Both Donald Trump and Barack Obama have spoken out against “fake news,” a term used to describe media coverage that lacks fairness, balance, or basic facts. The problem, though, isn’t simply fake news. The problem is that we are living in the political era of the “big lie,” and we are worse off for it.
So what’s a “big lie?” While politicians and journalists may make up salacious stories or launch partisan attacks, sometimes out of whole cloth, these stories tend to focus on individual circumstances or personalities.
Big lies are rooted in something much deeper and pervasive – they infect our media and politicos’ basic understanding of the world and how it works, and in doing so, affect the way they report, communicate, and govern. They become the cement that keep rigid ideologies inflexible.
Here are just a few of the big lies infecting public life:
Differences of opinion equal hate speech. Perhaps the most pervasive, and the most chilling to our constitutional liberties, is the idea popularized by organizations like the Southern Poverty Law Center that dissent equals hate. Each year, SPLC publishes a list of so-called hate groups spread across the United States and the press gobbles it up, reporting on the presence of local organizations that “hate” other local residents, publicly ostracizing them, and attempting to drive them from both the market square and the marketplace of ideas.
Of course, SPLC doesn’t corner the market on this big lie. Just look at what happened to Jack Dorsey, the founder of Twitter, after he tweeted an image of himself eating at Chick-fil-A. The blue checkmark crowd assailed him, forced a robust apology, and reinforced to the world the big lie that ideas that differ from theirs are hateful.
Let’s all agree to celebrate dissent.
Democrats are the party of science. This is a favorite of the liberal intelligentsia, and is echoed again and again, typically unquestioned, on social, new, and traditional media. When the Democratic Party ends its bizarre and monolithic refusal to accept the settled science of human biology, or accepts, finally, that human beings are, scientifically, human beings, no matter their size or geography – yep, even the really small ones – they can begin to lecture the rest of us about their embrace of science, but not a moment before.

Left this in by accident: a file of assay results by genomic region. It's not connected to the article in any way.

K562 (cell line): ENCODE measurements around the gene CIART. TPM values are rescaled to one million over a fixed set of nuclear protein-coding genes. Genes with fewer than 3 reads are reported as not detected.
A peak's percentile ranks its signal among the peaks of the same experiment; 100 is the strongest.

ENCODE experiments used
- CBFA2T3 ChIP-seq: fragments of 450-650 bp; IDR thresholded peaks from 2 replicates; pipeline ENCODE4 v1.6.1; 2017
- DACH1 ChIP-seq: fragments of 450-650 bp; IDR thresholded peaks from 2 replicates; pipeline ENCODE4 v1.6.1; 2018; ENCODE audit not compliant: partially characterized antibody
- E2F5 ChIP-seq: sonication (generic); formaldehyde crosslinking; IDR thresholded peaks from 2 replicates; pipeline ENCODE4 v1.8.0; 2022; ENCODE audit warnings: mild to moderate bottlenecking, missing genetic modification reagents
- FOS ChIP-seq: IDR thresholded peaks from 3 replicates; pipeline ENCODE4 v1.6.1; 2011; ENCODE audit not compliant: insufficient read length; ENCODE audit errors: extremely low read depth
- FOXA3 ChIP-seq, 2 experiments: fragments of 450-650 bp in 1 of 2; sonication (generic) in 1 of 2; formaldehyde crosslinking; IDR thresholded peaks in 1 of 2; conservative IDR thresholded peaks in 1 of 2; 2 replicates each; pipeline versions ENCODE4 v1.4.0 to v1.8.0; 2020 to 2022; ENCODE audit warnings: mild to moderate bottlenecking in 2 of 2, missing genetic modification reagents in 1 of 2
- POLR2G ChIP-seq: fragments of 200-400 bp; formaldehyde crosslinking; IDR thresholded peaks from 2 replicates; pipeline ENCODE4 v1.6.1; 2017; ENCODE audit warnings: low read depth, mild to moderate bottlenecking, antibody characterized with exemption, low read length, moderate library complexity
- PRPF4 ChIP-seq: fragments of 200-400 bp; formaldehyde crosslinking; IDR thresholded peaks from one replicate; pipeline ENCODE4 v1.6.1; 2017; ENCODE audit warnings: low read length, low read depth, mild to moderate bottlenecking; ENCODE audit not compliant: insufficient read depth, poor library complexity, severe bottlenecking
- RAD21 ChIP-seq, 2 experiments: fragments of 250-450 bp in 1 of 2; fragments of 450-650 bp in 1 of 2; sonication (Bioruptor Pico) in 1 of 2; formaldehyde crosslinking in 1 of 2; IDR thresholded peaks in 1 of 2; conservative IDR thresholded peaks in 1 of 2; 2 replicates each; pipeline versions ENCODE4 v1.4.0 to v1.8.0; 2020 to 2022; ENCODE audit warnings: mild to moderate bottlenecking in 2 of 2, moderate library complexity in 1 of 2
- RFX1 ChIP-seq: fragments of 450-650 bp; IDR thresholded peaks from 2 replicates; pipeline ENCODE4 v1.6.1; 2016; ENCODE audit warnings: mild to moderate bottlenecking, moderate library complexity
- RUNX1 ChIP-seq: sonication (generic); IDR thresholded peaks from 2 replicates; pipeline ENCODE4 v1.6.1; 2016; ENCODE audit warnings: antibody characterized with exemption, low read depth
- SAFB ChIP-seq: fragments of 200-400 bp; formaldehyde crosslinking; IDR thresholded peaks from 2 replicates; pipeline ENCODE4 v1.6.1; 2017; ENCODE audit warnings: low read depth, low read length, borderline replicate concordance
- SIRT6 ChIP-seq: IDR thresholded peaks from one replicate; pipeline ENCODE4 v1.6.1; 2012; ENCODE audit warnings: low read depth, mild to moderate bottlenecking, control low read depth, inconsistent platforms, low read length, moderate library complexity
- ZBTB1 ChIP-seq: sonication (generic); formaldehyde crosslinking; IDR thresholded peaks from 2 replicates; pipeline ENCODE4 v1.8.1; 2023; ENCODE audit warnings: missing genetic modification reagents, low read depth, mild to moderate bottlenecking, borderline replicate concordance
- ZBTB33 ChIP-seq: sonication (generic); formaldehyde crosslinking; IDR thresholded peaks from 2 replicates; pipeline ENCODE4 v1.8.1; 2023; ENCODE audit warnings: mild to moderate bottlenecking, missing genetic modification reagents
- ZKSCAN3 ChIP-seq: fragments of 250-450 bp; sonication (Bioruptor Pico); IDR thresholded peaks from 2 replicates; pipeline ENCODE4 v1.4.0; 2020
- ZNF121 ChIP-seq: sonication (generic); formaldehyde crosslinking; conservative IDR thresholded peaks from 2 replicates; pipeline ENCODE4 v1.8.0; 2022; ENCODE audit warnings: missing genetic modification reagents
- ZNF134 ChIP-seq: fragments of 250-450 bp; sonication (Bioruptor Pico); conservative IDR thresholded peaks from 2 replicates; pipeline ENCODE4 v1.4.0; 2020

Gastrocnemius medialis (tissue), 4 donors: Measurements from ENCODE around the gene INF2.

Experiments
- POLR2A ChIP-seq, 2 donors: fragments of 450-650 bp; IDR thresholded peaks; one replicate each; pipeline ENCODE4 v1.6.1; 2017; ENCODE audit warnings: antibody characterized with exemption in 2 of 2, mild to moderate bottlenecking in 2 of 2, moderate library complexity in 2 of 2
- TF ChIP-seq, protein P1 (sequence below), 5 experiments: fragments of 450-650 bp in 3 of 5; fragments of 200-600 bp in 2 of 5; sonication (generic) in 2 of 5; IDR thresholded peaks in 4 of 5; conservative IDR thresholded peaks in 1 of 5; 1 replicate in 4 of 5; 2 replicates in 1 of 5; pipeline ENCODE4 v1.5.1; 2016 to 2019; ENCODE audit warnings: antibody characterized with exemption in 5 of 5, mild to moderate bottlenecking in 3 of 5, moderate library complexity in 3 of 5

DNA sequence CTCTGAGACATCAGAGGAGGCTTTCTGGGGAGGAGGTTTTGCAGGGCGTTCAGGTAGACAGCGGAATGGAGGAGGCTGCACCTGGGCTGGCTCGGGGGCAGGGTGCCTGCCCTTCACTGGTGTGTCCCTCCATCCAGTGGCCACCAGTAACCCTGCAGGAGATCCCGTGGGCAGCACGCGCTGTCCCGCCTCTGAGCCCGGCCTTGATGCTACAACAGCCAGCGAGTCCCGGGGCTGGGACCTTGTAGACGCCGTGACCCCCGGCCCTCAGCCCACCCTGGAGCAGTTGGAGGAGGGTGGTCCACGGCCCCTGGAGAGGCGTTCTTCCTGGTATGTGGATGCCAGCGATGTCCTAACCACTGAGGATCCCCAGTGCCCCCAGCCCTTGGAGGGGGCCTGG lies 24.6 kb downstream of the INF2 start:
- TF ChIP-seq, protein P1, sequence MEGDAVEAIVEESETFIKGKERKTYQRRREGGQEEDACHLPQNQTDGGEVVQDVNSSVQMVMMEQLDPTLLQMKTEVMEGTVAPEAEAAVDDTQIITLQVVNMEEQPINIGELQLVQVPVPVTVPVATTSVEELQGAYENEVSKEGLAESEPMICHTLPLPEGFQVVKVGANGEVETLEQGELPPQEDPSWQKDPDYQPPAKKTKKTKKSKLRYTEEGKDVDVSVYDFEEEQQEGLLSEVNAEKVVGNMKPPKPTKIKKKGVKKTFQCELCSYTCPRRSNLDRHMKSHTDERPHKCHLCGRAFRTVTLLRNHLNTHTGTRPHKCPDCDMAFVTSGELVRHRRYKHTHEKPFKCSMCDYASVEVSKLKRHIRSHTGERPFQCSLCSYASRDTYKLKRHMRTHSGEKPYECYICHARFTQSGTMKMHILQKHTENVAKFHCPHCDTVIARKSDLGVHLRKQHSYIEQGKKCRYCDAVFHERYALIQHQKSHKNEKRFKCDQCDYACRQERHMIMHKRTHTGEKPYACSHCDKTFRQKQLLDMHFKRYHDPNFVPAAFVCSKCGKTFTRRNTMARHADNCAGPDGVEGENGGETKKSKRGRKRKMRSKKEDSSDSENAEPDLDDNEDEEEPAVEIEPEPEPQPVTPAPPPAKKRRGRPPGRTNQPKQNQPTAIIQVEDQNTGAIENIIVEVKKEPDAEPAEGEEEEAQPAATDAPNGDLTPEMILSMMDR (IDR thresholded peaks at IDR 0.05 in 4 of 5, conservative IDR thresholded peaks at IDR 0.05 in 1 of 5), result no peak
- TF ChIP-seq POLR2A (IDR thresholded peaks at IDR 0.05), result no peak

Additionally, when the Obama administration released an evidence-based report on the failures of Early Childhood programs, radical Democrats were quick to ignore and bury research that failed to support their narrative.
The Marshall Plan fallacy. Bigger government and more intervention aren’t the way things get done. But don’t tell that to the central planners in local city halls, governors’ offices, or in Washington, D.C. Got a problem? They’ve got a “Marshall Plan” to solve it. And that plan will rarely work.
Don’t believe me? Remember “Cool Cities?” Michigan’s film incentive program? The would’ve-been $4 billion give-away to Amazon? The QLine, the People Mover, and SMART mass transit?
When you hear “Marshall Plan,” grab your wallet and vote nay.
There’s no problem in our education system that won’t be fixed with bigger bucks.
There are plenty of problems in the state’s public education system, but generally speaking, money isn’t one of them. According to state budget figures, state spendingon K-12 education (not including local and federal dollars) increased by nearly $2 billion – up to $12.9 billion in 2017-2018, since 2011.
At the same time, an analysis this spring by the nonpartisan Citizens Research Council of Michigan found that Michigan teachers are the highest paid in the nation, continuing a 20 year trend.
What have parents and students gotten for it? Poor scores, low graduation rates, and thousands of families fleeing traditional districts for charter public schools which, coincidentally, deliver higher scores at significantly less expense.
Let’s all agree to become skeptical of what we think we believe and make sure we advocate based upon reality, not just our wishes.